Best of the West: The relationship between wildfire smoke and COVID-19; the pandemic’s growing impact on rural Oregon; bringing affordable housing to South Dakota

The Western Governors' Association keeps you updated on the latest news in the West. Here are the top stories for the week starting July 20, 2020. Photo courtesy of Montana Public Radio.

Wildfires and COVID: Researchers are investigating the impact of wildfire smoke on the severity of COVID-19 infections. Their work centers on a type of particulate matter, PM 2.5, which can bypass the body’s natural defenses and is known to cause myriad health issues, according to Montana Public Radio. “There is already fairly good evidence from China, Italy and one important study in the U.S. to suggest that people that are infected with the virus who are exposed to fine particulate pollution, have increased risk of severe COVID-19 and death,” said Dr. John Balmes, a California-based medical researcher at the University of California San Francisco and UC Berkeley School of Public Health. This type of research is important in the Golden State, where, amid rising case numbers, two recent fires in the north have prompted air quality warnings from The National Weather Service. Learn more.

Rural Response: Municipalities in rural Oregon were largely untouched by the virus at the outset of the pandemic. But as time went on, that changed. Currently, the five counties with the highest per-capita number of cases are all rural, and the four hardest-hit counties are located in the dry, eastern side of the state, Oregon Public Broadcasting reports. “Are rural communities more at risk?” asked Charlie Tveit, the chair of the Oregon Association of Hospitals’ Small and Rural Hospital Committee. “I think they’re equally at risk. So, the big question is, do we have enough resources?” Tveit explained that the limited availability of personal protective equipment, tests, and contact tracers makes controlling an outbreak harder for rural communities, which in turn places more strain on their limited hospital capacity. Find out more about the challenges these communities face.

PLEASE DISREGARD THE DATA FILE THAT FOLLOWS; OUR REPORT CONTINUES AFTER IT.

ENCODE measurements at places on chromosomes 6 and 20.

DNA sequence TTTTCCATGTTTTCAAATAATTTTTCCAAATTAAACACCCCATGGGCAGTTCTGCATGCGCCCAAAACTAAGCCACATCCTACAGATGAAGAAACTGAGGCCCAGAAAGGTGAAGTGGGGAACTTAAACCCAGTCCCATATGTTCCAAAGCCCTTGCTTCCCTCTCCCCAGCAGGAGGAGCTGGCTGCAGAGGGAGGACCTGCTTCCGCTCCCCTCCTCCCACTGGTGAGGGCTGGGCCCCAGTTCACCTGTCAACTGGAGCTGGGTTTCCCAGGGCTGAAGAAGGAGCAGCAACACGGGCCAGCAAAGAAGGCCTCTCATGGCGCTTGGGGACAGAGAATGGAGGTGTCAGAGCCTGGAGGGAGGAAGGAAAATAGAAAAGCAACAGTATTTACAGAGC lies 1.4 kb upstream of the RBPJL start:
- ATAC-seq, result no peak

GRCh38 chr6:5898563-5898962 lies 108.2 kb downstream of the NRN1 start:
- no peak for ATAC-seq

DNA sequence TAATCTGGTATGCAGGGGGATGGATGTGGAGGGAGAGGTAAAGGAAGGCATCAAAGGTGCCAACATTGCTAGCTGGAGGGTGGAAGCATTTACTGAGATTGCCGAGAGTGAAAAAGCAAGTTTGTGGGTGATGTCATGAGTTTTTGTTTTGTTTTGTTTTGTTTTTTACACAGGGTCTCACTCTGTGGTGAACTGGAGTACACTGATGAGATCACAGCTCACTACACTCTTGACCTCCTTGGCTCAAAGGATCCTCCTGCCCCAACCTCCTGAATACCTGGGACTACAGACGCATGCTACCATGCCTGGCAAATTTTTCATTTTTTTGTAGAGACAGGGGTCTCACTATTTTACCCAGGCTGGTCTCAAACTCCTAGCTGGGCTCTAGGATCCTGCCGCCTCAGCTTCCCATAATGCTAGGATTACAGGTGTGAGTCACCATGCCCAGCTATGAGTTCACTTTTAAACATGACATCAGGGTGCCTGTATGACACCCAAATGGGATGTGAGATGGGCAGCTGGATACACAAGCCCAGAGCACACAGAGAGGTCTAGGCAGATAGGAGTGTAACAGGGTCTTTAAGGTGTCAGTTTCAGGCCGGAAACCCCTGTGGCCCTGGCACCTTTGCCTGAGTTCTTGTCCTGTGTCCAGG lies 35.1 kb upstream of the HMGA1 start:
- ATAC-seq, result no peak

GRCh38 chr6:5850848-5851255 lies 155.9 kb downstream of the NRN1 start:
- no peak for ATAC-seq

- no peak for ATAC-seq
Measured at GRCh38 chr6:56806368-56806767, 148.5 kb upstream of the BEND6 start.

Native Broadband Access: The pandemic has highlighted the need for increased broadband access, especially within Native American communities. As of 2018, the Federal Communications Commission (FCC) estimates that 35% of Americans living on tribal lands lack broadband service — more than four times the country’s average, according to KSUT Public Radio. To remedy this issue, the FCC opened a Rural Tribal Priority Window in February, where Native communities could apply for free 2.5GHz spectrum licenses. As the program ends in August, however, the remaining unpurchased licenses will be sold at auction, where large telecom companies will likely scoop them up.  “If tribes don’t get control of their own spectrum, they’re only going to see the digital divide get wider and wider and wider,” said Matthew Rantanen, director of technology for the Southern California Tribal Chairmen's Association. Here’s why spectrum sovereignty is so important.

Affordable Housing: A new initiative in South Dakota, spearheaded by the East River Electric Power Cooperative, aims to provide housing for the state’s rural residents and spur economic growth in the process, South Dakota Public Broadcasting reports. “You have to have the people to run the businesses out in the rural areas,” said CEO Tom Boyko. “In order to do that, they want housing, they need housing and they need affordable quality housing … and so when we want to get those jobs out there, if you want people out there, you have to have decent housing and that's what this whole effort's about.” To date, $4 million have already been pledged to build multi-family apartment complexes and single-family homes in the region. Read more.

Dry Days in Colorado: Drought conditions, which began May 5, are now present in approximately 95% of Colorado, with 40 of the state’s 64 counties experiencing severe to extreme drought, according to Colorado Public Radio. On June 22 Gov. Jared Polis activated a drought mitigation and response plan, launching a task force to develop solutions for hard-hit communities. “2020 has been a tough year for anybody in agriculture,” said Bruce Fickenschure of the Colorado State University Extension. “And now we also have this drought on top of it where producers are having to sell livestock off, which is their main source of income.” Arid conditions have become problematic for many across the West. Discover which states have been hardest hit using this interactive map from the United States Drought Monitor. Learn more about the conditions in Colorado.

READ: COVID-19 in the West: A state-by-state breakdown of the Governors’ work

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